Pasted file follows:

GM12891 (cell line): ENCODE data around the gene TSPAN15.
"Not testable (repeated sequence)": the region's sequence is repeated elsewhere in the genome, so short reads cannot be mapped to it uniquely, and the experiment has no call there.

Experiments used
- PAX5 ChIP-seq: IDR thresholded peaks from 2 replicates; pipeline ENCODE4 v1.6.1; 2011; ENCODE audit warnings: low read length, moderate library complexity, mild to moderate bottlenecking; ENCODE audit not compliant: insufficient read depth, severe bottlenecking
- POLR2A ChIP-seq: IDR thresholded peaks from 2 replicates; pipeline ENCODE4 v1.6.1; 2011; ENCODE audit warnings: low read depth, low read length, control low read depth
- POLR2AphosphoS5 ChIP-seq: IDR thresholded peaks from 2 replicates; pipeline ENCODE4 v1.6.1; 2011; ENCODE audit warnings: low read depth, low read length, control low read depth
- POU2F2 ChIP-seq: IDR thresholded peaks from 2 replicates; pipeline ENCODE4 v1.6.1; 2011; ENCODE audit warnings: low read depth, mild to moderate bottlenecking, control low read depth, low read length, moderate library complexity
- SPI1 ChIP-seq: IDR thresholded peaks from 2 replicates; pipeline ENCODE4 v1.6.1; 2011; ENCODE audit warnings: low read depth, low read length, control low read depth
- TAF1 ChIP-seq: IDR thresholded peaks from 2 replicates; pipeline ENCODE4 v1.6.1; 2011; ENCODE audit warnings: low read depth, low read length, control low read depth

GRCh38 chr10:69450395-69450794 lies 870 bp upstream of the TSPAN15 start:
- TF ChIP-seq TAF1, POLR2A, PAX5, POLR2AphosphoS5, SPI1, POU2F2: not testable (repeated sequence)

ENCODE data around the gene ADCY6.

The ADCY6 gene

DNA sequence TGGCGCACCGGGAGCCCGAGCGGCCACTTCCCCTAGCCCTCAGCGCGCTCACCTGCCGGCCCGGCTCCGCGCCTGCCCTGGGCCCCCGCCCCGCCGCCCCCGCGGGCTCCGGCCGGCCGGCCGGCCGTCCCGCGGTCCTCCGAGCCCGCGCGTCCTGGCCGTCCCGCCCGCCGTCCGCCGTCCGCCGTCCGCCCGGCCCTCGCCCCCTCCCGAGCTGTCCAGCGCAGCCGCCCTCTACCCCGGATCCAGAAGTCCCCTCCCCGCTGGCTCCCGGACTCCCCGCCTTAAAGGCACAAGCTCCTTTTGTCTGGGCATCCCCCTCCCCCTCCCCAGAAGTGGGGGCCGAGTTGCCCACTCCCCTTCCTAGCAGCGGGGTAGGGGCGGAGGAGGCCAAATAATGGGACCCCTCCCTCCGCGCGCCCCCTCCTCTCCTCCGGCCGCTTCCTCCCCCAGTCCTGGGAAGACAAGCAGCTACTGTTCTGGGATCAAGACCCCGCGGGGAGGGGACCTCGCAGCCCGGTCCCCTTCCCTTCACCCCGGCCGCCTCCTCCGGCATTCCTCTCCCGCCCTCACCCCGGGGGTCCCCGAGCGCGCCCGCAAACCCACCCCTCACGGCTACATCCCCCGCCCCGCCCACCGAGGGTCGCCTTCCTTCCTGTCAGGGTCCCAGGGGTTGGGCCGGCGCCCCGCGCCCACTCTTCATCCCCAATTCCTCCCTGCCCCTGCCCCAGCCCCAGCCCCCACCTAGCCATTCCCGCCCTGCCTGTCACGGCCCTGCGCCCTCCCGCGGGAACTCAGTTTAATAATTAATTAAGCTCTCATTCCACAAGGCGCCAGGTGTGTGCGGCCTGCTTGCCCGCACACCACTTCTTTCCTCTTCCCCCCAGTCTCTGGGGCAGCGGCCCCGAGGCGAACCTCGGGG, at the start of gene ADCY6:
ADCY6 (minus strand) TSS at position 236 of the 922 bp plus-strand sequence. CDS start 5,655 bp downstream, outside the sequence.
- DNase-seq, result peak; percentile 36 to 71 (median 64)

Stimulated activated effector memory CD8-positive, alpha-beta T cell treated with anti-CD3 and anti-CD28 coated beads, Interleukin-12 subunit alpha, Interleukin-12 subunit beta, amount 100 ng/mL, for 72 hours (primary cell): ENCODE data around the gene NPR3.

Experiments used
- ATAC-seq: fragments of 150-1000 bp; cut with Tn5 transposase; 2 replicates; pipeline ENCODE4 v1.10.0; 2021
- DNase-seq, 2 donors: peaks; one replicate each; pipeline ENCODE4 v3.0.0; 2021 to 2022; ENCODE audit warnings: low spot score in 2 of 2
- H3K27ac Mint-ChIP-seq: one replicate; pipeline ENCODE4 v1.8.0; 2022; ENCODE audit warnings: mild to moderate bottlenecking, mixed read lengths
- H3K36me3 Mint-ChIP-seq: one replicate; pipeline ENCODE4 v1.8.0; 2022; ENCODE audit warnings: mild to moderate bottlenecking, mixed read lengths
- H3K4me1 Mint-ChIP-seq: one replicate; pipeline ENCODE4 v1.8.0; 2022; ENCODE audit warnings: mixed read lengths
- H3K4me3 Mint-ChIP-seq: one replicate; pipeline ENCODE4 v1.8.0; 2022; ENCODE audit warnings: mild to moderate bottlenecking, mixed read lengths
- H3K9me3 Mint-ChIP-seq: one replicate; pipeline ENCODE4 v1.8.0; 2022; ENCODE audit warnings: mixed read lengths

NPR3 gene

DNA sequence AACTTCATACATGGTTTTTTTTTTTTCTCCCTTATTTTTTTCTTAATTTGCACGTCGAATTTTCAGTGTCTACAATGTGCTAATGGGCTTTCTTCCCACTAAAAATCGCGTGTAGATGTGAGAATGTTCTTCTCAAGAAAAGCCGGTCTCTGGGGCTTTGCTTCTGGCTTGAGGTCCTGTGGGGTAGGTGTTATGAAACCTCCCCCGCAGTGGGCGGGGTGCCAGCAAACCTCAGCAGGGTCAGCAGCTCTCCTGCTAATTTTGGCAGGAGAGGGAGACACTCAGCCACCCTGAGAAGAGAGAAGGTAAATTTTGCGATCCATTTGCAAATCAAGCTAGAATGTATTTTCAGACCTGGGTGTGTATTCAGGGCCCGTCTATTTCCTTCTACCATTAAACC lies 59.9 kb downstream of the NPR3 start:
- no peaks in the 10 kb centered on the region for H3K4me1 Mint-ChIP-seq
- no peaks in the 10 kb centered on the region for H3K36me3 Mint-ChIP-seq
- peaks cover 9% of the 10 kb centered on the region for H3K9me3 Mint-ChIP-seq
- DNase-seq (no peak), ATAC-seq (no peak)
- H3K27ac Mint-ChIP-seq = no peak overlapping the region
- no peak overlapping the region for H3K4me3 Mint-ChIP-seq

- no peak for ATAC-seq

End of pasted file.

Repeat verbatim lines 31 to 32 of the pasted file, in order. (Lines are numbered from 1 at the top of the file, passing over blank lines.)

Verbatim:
- DNase-seq (no peak), ATAC-seq (no peak)
- H3K27ac Mint-ChIP-seq = no peak overlapping the region